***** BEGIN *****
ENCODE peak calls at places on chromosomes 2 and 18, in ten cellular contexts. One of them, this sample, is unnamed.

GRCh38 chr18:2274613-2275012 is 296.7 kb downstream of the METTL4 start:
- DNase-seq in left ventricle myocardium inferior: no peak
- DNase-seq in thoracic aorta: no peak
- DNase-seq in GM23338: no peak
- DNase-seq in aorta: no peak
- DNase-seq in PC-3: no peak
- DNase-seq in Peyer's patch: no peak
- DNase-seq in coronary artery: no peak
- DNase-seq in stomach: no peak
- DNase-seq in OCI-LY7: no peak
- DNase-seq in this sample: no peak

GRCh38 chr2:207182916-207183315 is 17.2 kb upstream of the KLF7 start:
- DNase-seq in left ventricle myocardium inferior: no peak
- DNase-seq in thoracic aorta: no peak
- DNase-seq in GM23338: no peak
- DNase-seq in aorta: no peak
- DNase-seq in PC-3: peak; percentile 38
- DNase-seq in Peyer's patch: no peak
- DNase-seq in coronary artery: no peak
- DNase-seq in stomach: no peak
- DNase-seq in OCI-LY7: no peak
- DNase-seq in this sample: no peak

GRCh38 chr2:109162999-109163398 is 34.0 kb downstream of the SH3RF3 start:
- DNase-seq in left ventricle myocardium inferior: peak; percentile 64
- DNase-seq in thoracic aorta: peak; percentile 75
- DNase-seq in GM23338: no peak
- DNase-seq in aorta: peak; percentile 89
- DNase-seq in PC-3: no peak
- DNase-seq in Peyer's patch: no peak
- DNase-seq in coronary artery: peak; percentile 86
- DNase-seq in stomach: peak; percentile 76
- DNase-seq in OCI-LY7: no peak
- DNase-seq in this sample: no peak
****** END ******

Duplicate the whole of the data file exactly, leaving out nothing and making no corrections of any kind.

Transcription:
ENCODE peak calls at places on chromosomes 2 and 18, in ten cellular contexts. One of them, this sample, is unnamed.

GRCh38 chr18:2274613-2275012 is 296.7 kb downstream of the METTL4 start:
- DNase-seq in left ventricle myocardium inferior: no peak
- DNase-seq in thoracic aorta: no peak
- DNase-seq in GM23338: no peak
- DNase-seq in aorta: no peak
- DNase-seq in PC-3: no peak
- DNase-seq in Peyer's patch: no peak
- DNase-seq in coronary artery: no peak
- DNase-seq in stomach: no peak
- DNase-seq in OCI-LY7: no peak
- DNase-seq in this sample: no peak

GRCh38 chr2:207182916-207183315 is 17.2 kb upstream of the KLF7 start:
- DNase-seq in left ventricle myocardium inferior: no peak
- DNase-seq in thoracic aorta: no peak
- DNase-seq in GM23338: no peak
- DNase-seq in aorta: no peak
- DNase-seq in PC-3: peak; percentile 38
- DNase-seq in Peyer's patch: no peak
- DNase-seq in coronary artery: no peak
- DNase-seq in stomach: no peak
- DNase-seq in OCI-LY7: no peak
- DNase-seq in this sample: no peak

GRCh38 chr2:109162999-109163398 is 34.0 kb downstream of the SH3RF3 start:
- DNase-seq in left ventricle myocardium inferior: peak; percentile 64
- DNase-seq in thoracic aorta: peak; percentile 75
- DNase-seq in GM23338: no peak
- DNase-seq in aorta: peak; percentile 89
- DNase-seq in PC-3: no peak
- DNase-seq in Peyer's patch: no peak
- DNase-seq in coronary artery: peak; percentile 86
- DNase-seq in stomach: peak; percentile 76
- DNase-seq in OCI-LY7: no peak
- DNase-seq in this sample: no peak